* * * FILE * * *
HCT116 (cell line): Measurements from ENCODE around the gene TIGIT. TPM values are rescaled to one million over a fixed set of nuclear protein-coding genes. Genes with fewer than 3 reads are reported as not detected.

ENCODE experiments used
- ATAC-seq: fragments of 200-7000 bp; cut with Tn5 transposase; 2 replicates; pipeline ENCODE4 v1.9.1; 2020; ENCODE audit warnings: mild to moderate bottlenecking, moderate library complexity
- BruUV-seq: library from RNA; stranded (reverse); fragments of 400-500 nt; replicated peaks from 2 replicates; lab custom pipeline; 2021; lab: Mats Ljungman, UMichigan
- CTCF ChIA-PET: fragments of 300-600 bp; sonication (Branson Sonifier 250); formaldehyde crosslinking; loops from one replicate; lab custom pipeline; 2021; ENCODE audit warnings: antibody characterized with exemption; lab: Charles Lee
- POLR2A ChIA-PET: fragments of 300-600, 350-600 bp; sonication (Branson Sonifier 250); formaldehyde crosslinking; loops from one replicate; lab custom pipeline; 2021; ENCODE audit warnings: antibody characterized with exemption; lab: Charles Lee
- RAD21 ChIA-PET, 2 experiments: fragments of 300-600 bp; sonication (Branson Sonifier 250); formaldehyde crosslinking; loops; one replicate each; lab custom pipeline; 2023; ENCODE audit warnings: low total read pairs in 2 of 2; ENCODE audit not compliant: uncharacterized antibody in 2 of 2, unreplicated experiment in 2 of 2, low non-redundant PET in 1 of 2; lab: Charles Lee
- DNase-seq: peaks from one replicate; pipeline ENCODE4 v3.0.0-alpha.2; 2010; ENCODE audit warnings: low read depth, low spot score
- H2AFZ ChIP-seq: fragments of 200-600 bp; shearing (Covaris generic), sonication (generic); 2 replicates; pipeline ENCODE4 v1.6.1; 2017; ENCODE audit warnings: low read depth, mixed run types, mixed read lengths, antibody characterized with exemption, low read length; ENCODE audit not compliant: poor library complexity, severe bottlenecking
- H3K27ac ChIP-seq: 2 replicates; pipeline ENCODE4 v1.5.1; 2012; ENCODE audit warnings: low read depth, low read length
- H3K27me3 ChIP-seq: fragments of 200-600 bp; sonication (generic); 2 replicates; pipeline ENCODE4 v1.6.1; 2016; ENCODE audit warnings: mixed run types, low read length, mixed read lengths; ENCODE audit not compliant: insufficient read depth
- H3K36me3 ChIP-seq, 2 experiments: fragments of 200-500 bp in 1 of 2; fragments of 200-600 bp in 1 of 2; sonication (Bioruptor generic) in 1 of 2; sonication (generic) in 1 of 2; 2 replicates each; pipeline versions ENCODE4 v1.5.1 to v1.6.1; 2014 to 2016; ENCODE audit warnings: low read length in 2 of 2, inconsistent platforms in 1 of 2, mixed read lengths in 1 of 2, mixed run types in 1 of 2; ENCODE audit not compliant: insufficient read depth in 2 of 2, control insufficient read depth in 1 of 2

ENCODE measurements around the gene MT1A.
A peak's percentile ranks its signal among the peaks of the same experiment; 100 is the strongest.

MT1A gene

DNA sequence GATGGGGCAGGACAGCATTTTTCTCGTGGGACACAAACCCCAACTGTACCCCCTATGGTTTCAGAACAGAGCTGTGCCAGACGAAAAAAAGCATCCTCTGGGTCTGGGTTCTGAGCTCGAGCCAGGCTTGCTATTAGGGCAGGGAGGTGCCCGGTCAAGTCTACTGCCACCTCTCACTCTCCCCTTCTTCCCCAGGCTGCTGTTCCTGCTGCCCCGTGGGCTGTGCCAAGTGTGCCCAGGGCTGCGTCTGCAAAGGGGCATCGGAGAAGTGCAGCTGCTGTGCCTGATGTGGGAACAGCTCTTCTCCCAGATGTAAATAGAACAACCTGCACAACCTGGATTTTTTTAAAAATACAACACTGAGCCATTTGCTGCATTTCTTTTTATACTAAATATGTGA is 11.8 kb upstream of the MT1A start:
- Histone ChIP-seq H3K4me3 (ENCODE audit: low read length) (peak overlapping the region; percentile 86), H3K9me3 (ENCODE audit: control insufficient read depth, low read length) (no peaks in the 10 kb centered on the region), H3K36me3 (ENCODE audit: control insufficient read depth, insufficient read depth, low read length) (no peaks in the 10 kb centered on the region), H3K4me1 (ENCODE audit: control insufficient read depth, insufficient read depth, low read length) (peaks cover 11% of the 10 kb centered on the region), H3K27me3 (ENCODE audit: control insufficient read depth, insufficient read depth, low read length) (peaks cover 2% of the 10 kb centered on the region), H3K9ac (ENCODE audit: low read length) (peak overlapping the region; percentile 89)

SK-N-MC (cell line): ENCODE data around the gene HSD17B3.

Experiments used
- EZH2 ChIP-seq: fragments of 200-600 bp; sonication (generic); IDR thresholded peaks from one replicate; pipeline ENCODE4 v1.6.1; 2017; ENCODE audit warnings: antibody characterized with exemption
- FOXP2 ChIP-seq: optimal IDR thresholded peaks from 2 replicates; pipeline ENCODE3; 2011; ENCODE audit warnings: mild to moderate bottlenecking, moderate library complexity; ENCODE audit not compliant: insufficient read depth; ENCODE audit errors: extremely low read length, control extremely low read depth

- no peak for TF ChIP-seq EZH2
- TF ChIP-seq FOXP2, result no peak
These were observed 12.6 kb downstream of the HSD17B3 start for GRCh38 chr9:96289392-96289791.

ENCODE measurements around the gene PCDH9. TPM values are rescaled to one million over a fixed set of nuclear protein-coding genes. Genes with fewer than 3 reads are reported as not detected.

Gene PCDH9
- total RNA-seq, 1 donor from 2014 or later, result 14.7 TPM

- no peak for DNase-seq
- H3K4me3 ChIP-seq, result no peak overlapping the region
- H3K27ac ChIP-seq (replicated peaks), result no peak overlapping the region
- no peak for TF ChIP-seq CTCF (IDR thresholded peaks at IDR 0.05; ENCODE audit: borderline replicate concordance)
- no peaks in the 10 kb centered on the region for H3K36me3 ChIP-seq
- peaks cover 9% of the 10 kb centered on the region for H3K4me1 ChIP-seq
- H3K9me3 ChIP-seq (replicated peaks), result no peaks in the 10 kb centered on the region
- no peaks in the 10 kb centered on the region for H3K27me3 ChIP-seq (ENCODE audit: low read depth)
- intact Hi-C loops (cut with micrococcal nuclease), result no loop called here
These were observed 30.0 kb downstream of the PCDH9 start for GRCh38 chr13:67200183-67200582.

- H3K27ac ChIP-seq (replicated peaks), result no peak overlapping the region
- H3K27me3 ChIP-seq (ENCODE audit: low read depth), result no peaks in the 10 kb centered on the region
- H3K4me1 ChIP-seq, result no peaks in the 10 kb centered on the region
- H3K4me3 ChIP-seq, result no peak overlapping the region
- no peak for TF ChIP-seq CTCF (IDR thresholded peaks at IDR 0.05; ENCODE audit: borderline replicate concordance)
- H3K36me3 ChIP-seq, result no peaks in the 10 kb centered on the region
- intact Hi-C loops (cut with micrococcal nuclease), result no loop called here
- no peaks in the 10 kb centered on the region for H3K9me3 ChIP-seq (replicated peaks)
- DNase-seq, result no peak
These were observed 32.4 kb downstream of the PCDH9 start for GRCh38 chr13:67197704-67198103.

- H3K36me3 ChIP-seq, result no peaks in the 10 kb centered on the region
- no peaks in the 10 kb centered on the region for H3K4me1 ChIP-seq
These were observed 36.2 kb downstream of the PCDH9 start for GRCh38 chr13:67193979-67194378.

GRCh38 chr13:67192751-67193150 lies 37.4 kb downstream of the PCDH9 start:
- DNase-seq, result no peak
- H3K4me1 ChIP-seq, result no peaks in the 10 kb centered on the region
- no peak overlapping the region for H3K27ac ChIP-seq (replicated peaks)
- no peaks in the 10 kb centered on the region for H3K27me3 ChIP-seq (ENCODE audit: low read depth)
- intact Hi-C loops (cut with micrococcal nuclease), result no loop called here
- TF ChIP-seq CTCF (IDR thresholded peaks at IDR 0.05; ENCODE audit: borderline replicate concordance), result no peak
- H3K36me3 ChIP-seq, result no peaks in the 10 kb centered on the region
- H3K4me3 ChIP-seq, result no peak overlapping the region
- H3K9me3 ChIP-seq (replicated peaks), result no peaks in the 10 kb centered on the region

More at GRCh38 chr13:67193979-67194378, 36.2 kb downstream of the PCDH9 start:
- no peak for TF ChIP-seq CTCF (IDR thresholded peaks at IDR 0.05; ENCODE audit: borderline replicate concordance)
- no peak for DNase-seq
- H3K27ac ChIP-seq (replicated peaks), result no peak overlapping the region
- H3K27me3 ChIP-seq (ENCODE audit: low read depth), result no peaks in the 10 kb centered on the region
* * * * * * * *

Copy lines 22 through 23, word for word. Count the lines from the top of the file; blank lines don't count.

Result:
- no peak for TF ChIP-seq EZH2
- TF ChIP-seq FOXP2, result no peak